• The decomposition of crystalline magnesium borohydride upon heating was studied using thermal desorption, calorimetry, in situ X-ray diffraction, and solid state NMR. Hydrogen release from Mg(BH4)2 occurs in at least four steps via formation of several polyborane intermediate species and includes an exothermic reaction yielding crystalline MgH2 as an intermediate. The decomposition products may be only partially recharged after the very first step and also via hydrogenation of Mg metal. The intermediate formation of amorphous MgB12H12, was confirmed by 11B NMR. A four-stage pathway for the thermal decomposition of Mg(BH4)2 is proposed.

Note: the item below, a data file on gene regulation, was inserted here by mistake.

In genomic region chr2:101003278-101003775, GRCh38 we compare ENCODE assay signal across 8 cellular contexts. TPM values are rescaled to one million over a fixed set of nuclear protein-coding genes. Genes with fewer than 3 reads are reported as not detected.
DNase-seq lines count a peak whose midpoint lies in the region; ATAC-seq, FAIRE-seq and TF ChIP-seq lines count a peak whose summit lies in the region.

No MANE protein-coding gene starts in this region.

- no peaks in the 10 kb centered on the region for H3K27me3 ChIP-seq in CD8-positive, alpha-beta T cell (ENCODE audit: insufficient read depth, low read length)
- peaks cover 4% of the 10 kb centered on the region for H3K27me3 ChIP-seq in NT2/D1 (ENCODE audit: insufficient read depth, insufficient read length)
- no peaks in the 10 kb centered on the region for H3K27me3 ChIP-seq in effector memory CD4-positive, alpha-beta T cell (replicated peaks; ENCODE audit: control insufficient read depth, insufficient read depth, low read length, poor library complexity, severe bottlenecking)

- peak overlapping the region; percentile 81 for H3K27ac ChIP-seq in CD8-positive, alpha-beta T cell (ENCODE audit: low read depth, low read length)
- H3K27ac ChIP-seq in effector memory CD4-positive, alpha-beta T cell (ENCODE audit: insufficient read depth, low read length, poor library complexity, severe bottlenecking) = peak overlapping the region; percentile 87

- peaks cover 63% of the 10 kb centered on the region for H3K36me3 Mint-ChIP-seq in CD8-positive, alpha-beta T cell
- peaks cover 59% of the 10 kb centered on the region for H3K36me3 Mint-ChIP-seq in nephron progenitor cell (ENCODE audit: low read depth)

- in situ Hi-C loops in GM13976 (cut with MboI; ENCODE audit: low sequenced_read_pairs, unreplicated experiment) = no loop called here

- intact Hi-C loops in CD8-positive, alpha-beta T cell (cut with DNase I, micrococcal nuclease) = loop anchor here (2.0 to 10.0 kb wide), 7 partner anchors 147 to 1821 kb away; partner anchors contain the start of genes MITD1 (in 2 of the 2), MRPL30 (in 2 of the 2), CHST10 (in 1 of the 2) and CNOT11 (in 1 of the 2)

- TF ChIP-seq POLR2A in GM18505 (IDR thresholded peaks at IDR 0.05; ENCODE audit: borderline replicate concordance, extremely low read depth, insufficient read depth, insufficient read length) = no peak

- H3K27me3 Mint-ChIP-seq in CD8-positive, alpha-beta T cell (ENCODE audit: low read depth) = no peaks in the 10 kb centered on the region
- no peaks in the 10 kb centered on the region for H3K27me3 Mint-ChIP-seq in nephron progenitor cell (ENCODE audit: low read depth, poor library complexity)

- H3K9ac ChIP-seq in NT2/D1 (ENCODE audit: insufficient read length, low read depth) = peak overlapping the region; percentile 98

• The ammonia complex of magnesium borohydride Mg(BH4)2{center_dot}2NH3 (I), which contains 16.0 wt % hydrogen, is a potentially promising material for hydrogen storage. This complex was synthesized by thermal decomposition of a hexaaammine complex Mg(BH4)2{center_dot}6NH3 (II), which crystallizes in the cubic space group Fmm with unit cell parameter a = 10.82(1) Angstroms and is isostructural to Mg(NH3)6Cl2. We solved the structure of I that crystallizes in the orthorhombic space group Pcab with unit cell parameters a = 17.4872(4) Angstroms, b = 9.4132(2) Angstroms, c = 8.7304(2) Angstroms, and Z = 8. This structure is built from individual pseudotetrahedral molecules Mg(BH4)2{center_dot}2NH3 containingmore » one bidentate BH4 group and one tridentate BH4 group that pack into a layered crystal structure mediated by NH{center_dot}{center_dot}{center_dot}HB dihydrogen bonds. Complex I decomposes endothermically starting at 150 C, with a maximum hydrogen release rate at 205 C, which makes it competitive with ammonia borane BH3NH3 as a hydrogen storage material.« less